New online search for that perfect bagel follows demise of grocery dot-com.

InformationWeek Staff, Contributor

July 26, 2001

4 Min Read

Hundreds of dot-com companies bit the dust in the past year, but, until now, the folks who delivered H&H Bagels--New York's best--to my doorstep in Northern California were not among them. Even frozen, H&H's offerings were better than any other brand in the Bay area's supermarkets and bagel shops, including--or perhaps especially--those labeled "New York-style."

But now, the failure of Webvan, which delivered those bagels to my home, has left a bad taste in my mouth.

We didn't use Webvan for all our grocery shopping--mainly for the Costco-type commodity products such as laundry detergent, cat food, and cat litter. In fact, most of our orders had a lot more feline than human products--a feature that didn't escape the wit of the personable delivery employees.

It was good to have a rapport with them, because they'd always give us the inside dope on the latest reasons, they were being told, the company wasn't about to fold. "We're pulling out of Atlanta and Sacramento to focus on San Francisco and a few other key markets." Or "we're gonna do a reverse stock split." That's life in the E-commerce age--delivery of company survival updates along with your cans of Friskies Fancy Feast.

Webvan had lots of customers. By most reports, the majority of them, like us, were pretty happy with the service. But clearly Webvan didn't have enough customers, or they didn't buy enough groceries often enough, to sustain the company's gargantuan spending rates. And venture capitalists, in the market of 2001, certainly weren't going to help. A very familiar story there.

Except that Webvan wasn't like the hundreds of other dot-bombs with half-baked business ideas and little management experience chasing the Holy Grail of an initial public offering. Webvan seemed to have what it took to really build a company with capital investment, innovative--albeit bleeding-edge at times--use of IT, and savvy marketing.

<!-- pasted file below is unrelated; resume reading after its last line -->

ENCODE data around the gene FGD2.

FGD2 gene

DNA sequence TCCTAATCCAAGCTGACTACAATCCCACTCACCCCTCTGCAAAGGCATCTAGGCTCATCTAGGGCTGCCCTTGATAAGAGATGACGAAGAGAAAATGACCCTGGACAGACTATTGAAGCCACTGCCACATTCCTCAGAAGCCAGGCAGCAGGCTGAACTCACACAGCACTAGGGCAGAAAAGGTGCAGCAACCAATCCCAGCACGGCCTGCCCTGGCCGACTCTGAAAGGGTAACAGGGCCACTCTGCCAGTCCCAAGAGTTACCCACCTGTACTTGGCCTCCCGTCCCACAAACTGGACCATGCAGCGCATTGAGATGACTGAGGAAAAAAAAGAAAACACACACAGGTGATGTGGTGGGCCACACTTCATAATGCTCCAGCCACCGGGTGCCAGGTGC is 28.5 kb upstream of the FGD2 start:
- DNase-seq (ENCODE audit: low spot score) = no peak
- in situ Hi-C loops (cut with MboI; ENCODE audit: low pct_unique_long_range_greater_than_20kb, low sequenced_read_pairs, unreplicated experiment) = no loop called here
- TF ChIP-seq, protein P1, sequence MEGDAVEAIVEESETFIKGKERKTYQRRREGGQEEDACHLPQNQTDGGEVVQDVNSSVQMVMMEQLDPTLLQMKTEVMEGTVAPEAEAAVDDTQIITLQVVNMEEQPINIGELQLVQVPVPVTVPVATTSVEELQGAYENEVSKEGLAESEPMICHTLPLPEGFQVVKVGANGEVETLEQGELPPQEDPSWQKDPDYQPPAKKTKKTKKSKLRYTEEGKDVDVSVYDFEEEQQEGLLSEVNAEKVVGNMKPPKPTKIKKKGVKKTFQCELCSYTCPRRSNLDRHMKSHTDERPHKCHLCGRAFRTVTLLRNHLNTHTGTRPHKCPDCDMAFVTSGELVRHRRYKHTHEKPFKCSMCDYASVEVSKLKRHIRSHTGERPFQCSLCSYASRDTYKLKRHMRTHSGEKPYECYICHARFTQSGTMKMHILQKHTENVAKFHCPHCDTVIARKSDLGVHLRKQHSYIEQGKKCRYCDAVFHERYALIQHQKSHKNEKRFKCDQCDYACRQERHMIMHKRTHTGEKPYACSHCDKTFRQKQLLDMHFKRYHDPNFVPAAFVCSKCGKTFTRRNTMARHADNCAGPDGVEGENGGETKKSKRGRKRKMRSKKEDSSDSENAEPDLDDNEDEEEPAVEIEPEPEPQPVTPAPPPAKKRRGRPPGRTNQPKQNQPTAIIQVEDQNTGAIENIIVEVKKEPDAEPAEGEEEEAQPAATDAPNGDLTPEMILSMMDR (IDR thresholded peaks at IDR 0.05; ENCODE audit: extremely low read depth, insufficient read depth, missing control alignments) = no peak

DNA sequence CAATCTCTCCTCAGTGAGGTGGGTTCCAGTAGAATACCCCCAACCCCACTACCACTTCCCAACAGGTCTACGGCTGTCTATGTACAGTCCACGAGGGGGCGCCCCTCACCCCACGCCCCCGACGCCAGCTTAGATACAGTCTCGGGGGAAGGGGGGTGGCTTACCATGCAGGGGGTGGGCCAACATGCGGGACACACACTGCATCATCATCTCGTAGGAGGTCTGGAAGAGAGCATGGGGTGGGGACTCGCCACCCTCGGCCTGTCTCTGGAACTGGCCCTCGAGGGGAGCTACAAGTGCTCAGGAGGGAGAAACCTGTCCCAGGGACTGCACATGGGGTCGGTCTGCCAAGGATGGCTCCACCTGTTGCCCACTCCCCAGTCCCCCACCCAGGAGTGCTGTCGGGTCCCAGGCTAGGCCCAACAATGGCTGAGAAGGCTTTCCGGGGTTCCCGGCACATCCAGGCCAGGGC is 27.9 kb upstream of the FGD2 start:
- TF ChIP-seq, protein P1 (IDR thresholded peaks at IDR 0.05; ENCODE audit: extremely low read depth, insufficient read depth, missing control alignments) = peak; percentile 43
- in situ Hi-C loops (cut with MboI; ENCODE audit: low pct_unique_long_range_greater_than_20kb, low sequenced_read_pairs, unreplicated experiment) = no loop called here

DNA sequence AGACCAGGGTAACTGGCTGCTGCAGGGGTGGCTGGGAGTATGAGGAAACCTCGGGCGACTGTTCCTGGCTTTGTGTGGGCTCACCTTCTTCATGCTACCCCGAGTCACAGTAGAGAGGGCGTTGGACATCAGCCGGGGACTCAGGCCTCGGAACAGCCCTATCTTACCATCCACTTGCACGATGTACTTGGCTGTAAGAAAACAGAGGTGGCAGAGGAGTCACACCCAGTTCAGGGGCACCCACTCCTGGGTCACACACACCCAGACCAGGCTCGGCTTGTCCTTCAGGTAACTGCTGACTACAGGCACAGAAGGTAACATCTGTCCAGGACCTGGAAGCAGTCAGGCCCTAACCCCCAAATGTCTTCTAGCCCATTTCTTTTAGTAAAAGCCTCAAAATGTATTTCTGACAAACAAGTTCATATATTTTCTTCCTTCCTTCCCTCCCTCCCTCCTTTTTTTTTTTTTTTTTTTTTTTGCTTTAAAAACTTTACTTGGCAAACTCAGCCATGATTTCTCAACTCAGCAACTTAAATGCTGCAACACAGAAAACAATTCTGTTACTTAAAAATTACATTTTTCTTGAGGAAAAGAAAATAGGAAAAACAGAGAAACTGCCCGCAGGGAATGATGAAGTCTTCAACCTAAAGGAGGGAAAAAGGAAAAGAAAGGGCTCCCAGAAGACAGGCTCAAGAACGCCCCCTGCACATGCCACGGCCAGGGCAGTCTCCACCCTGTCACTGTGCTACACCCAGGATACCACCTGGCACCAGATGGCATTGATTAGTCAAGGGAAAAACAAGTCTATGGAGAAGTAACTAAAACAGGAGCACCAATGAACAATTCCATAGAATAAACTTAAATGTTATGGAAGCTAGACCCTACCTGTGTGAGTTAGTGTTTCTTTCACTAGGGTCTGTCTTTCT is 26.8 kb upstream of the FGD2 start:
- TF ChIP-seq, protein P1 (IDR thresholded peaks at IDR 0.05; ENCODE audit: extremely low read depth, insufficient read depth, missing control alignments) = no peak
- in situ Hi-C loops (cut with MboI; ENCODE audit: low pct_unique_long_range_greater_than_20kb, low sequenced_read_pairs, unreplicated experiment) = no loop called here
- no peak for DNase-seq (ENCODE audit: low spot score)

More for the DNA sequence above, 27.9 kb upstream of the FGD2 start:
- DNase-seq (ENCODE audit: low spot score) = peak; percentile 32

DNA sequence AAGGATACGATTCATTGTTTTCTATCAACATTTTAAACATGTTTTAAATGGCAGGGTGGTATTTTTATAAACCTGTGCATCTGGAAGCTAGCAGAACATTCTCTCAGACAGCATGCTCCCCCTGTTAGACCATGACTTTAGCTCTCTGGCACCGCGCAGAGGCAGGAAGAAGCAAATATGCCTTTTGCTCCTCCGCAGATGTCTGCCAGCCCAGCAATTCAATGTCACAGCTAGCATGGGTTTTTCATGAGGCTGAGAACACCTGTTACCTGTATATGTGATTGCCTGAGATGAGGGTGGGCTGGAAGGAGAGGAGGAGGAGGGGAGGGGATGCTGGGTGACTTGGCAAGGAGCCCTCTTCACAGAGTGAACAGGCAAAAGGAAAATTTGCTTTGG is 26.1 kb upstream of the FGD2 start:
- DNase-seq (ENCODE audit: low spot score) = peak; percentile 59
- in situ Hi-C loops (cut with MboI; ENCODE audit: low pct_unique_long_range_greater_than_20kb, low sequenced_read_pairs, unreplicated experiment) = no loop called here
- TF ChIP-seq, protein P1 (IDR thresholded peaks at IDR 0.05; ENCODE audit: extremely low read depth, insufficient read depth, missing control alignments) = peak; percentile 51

The company truly could have pulled it off, economic downturn or not. The tragedy of Webvan was its own grandiosity. A lot of dot-coms had Steve Jobs syndrome. It wasn't enough to build a solid, successful business; they had to change the world. Webvan had that vision on a grand scale. For some reason, redefining the grocery industry wasn't a big enough challenge. Webvan was eventually going to deliver everything--CDs, office supplies, gifts--all over the country.

Why? Was it the low margins on groceries? Looking back, it seems a little odd to start out delivering goods that don't produce a profit to prove the concept for the high-margin stuff later on. A business plan like that would seem to depend on unlimited time, resources, and investor patience. Oops, I forgot: Those actually were some of the assumptions about the New Economy two to three years ago.

Why do things have to be so grandiose? What would be so wrong with, say, declaring that its mission was to be the world's largest online seller of books and music? But no, it has to become the one-stop shop for all kinds of products. Know anyone who's bought power tools from Amazon?

Webvan didn't pay attention to former Intel boss Andy Grove's legendary dictum: Only the paranoid survive. Instead, its formula seemed to be that if the company just grows and grows, continually expanding into new markets and new products, the profits will show up. Sure, everyone wants to scale their business. But you better make sure the concept is at least sustainable on a small scale first.

Much of the reaction to Webvan's demise seems to be, "See? People don't want to buy groceries online. It's a business you can't redefine." To me, that's the wrong interpretation. Even with its many and very costly mistakes, Webvan did redefine the business. You can call this irony if you like, but the company will be looked back upon as a pioneer that helped pave the way for the brick-and-mortar grocery stores, the Safeways and the Albertsons, to fulfill Web orders cost-effectively. Tesco, Britain's No. 1 food retailer, is turning a profit on Web-ordered groceries. It will happen here.

For Webvan, that will be the opposite of "getting Amazoned"--the established company getting blindsided and losing share to the online upstart. I wouldn't want to call it "getting Barnes & Nobled," but there's a certain logic to an established company moving slowly, learning from the $830 million mistakes of the upstart, then moving in for the kill.

Meanwhile, I've heard H&H Bagels has its own Web site and takes orders online. I'll check it out.

Write to Clinton Wilder at [email protected].

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